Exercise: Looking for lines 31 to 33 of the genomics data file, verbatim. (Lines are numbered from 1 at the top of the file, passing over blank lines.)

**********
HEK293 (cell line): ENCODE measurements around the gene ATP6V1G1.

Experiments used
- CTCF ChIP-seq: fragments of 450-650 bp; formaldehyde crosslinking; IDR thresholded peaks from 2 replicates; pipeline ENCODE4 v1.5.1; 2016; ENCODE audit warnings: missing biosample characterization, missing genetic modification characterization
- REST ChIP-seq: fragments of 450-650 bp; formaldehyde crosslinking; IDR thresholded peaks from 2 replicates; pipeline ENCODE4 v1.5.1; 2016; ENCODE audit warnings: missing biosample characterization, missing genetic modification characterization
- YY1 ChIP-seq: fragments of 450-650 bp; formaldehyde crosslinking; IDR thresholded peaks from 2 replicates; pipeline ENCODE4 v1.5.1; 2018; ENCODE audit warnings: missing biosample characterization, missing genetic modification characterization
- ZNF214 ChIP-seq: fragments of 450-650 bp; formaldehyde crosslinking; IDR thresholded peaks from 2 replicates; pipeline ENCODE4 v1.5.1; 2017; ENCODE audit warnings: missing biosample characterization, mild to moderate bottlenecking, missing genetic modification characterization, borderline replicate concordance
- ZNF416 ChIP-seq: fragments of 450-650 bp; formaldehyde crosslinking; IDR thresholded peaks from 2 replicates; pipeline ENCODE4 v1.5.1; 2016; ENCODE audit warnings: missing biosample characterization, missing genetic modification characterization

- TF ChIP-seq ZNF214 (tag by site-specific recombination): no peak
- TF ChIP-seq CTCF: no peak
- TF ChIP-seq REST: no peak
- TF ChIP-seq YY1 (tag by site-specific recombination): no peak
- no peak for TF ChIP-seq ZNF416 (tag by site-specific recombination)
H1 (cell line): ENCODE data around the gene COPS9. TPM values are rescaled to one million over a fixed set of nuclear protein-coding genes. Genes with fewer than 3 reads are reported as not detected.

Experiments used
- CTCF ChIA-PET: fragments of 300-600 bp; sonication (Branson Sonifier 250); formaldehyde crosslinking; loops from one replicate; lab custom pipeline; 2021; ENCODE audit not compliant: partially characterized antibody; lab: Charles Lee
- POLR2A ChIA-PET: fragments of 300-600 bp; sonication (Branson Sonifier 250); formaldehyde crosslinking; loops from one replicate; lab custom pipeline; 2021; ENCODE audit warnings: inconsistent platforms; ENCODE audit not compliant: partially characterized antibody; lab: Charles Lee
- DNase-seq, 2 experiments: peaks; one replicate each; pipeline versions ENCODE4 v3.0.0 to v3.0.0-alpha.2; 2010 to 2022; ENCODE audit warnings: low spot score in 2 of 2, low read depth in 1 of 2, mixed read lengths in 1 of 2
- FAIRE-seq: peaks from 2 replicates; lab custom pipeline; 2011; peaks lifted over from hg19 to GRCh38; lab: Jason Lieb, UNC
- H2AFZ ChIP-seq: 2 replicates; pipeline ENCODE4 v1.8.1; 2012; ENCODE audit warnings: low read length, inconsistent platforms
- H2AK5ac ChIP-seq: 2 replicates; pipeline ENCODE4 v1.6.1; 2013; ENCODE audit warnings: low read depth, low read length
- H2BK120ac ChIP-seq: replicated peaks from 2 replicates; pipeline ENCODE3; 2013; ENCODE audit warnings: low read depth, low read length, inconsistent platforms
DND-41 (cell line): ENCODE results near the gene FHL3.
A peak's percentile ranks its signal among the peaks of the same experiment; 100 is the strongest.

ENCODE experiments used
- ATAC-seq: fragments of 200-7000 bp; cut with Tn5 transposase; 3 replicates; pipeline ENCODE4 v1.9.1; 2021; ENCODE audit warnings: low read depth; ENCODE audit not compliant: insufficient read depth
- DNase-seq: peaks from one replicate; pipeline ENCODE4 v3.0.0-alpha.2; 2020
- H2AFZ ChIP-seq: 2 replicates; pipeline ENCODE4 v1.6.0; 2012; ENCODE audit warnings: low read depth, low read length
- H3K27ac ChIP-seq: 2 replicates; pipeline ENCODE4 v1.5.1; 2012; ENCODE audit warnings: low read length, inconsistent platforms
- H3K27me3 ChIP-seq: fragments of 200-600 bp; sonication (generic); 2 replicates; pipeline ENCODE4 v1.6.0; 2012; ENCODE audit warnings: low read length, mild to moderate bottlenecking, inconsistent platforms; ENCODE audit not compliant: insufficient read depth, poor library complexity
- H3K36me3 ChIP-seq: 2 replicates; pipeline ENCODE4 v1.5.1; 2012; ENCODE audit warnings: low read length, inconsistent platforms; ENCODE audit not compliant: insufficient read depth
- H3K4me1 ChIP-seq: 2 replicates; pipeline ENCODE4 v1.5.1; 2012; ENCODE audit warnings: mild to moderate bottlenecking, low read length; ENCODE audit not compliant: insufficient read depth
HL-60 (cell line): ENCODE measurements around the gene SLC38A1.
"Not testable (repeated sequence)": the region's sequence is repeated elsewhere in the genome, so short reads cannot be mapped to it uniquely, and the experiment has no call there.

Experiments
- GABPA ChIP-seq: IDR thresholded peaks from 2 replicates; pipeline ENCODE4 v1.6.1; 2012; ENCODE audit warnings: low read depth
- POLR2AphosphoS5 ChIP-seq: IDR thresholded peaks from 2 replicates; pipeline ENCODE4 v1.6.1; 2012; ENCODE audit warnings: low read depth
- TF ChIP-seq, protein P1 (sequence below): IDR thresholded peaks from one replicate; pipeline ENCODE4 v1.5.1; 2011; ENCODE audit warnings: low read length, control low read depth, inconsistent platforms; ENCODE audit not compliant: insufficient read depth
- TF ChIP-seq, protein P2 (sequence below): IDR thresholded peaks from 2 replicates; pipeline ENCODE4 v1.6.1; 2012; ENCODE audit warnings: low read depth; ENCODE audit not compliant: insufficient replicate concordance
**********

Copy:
- H3K4me1 ChIP-seq: 2 replicates; pipeline ENCODE4 v1.5.1; 2012; ENCODE audit warnings: mild to moderate bottlenecking, low read length; ENCODE audit not compliant: insufficient read depth
HL-60 (cell line): ENCODE measurements around the gene SLC38A1.
"Not testable (repeated sequence)": the region's sequence is repeated elsewhere in the genome, so short reads cannot be mapped to it uniquely, and the experiment has no call there.